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  6. If you want Hamilton to have a "senior picture" he can distribute to his friends and relatives take your own and make copies. MUCH cheaper!

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  7. My great nephew (in Napa CA) graduated from kindergarten last year. As Delores said - good grief. Mortar boards were worn too (shudder).

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  8. I raised a couple of non-conformists... they graduated high school in 1980 and 1981... neither had a senior photo taken... neither had a photo in their yearbooks. To this day I feel like I may have instilled in them a little too much of my independence. They've done just fine, but there are no photos on record of what they looked like then. HOWEVER.... there are a LOT cheaper ways now that digital photography is so readily available than going the hundreds of dollars, 20 photos looking like a hooker, way of getting it done!

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  9. I remember starting the school year with only new exercise books and new pencils. Texts were handed out and handed back at the end of the year, anything left from the year before, rulers, other math equipment, was reused. When my kids went to high school, text books had to be paid for as they were new and different every year, why? And some of the books were so very expensive, but because they were new editions, we couldn't get secondhand ones. Those were the years I worked overtime three days a week and on Saturday mornings, for so long, just to pay for their schooling.

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  10. There's kindergarten graduations now????
    next thing there'll be potty training ceremonies...where will it end?

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  11. Hari OM
    The thing that gets me is that when we were at school, it was one small 'satchel' to carry the stationery with homework and maybe a packed lunch. Lockers were provided for items used on a weekly basis - or held by the relevant staff.

    Nowadays, the kids backpack to school and home again and complain of spinal pain, neck pain, headaches...

    ...and all of it paid for on top of the tuition fees.

    I don't envy you this one Joanne! YAM xx

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  12. The internet is certainly deeply involved in school today but I would disagree with you about blaming it. I agree with the comments above about the craziness of pre-school and kindergarten graduations. I see that as a sign that many of these changes are brought on by the parents and their hyped up attitude regarding showing off their kids. There seems to be a balance of care and concern that is out of whack.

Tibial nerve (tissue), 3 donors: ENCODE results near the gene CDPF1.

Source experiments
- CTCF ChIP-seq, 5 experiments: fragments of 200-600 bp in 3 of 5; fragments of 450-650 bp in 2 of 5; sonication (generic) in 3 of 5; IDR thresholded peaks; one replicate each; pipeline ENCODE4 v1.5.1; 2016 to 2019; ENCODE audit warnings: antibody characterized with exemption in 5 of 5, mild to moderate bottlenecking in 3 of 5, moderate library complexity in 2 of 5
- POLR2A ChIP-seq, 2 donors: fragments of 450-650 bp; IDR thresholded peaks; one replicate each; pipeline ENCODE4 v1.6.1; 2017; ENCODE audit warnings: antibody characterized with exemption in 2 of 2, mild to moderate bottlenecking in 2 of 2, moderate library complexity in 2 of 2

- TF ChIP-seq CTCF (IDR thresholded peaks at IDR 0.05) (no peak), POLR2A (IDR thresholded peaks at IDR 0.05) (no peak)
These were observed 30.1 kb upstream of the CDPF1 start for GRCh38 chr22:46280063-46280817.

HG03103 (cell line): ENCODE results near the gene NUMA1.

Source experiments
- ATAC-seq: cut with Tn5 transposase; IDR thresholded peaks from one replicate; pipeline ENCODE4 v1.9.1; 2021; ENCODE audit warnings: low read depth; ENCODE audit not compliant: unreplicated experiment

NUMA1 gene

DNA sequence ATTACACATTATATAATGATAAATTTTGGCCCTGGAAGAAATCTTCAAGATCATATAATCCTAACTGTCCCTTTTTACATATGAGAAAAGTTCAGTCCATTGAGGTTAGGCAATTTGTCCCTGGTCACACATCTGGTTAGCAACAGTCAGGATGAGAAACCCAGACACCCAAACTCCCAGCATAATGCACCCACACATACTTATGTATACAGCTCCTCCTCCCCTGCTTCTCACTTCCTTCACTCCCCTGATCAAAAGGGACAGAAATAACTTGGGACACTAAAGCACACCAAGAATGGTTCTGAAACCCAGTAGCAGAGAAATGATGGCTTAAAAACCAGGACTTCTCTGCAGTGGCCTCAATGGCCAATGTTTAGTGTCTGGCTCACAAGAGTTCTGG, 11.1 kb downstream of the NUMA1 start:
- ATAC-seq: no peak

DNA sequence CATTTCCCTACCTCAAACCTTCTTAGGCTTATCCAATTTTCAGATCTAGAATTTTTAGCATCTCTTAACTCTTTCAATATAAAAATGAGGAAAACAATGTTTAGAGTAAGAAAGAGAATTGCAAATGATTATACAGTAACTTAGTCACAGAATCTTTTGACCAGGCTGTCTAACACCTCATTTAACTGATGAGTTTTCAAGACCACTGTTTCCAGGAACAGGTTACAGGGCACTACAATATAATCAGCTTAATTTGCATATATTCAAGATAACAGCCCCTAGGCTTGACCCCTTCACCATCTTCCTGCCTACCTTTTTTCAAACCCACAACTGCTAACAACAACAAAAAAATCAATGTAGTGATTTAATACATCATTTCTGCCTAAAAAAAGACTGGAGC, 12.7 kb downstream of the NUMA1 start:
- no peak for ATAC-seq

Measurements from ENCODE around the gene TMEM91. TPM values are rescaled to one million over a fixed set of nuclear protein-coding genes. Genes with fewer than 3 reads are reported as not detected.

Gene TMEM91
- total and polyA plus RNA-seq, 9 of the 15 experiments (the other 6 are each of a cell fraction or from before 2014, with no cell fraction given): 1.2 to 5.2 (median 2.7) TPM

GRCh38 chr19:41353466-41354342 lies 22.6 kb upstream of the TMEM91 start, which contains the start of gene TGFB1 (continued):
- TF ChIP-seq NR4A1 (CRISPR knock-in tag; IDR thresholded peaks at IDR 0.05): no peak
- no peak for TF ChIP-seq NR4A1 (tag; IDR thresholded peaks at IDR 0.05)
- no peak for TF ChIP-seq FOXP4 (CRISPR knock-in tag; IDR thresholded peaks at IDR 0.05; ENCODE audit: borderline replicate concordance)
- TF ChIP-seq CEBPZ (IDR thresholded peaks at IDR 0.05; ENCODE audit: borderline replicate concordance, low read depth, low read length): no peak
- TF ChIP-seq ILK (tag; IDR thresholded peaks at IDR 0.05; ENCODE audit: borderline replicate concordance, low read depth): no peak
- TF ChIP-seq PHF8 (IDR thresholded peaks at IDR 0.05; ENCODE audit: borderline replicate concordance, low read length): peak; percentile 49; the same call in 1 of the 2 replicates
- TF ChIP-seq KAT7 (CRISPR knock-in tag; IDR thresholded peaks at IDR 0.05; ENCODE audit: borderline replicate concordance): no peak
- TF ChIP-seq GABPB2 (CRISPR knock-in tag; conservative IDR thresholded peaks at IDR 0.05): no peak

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    Replies
    1. You are right Bill; the internet didn't precipitate this crisis of too much information. I looked at all the directives, schedule changes and $$$ requests rolling in one day and said, "You know, this is all Al Gore's fault." Or some such immature reaction.

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  13. Holy Moly! That is really REALLY expensive. My daughter only buys one picture of my little granddaughter. Then she scans it and e-mails it to me and probably her husband's family. School fees are on the rise, but I didn't know they were going up that much. That's really scary! No wonder my daughter is sticking to just one child. Darn.

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  14. Buy the cheapest package and if you need more, just scan and print.

    I remember that when I graduated, getting my school ring was a really big thing. In the late 80s through the late nineties when my children were graduating, having a school ring was dorky so I saved money and was thankful for that. I wonder if they even sell them today?

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  15. and as long as parents and grandparents tolerate this, it will continue..Too many people making too much $ on nonsense..

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  16. Dear Joanne, I didn't realize that getting an education had gotten this bad. I've been aware, when I've gone into K-Mart, that the store has posted a school list of necessary supplies from each school in the area. And that in itself bemuses me. We got by--in the '40s and '50s--with so little:paper, pencils with erasers on one end, and rulers. That was mostly it. Maybe crayons in the early grades.

    It's so sad that all this has changed but that the ranking of the American children in reading, math, science, history has gone down, down, down when world records appear. Something is so wrong. Peace.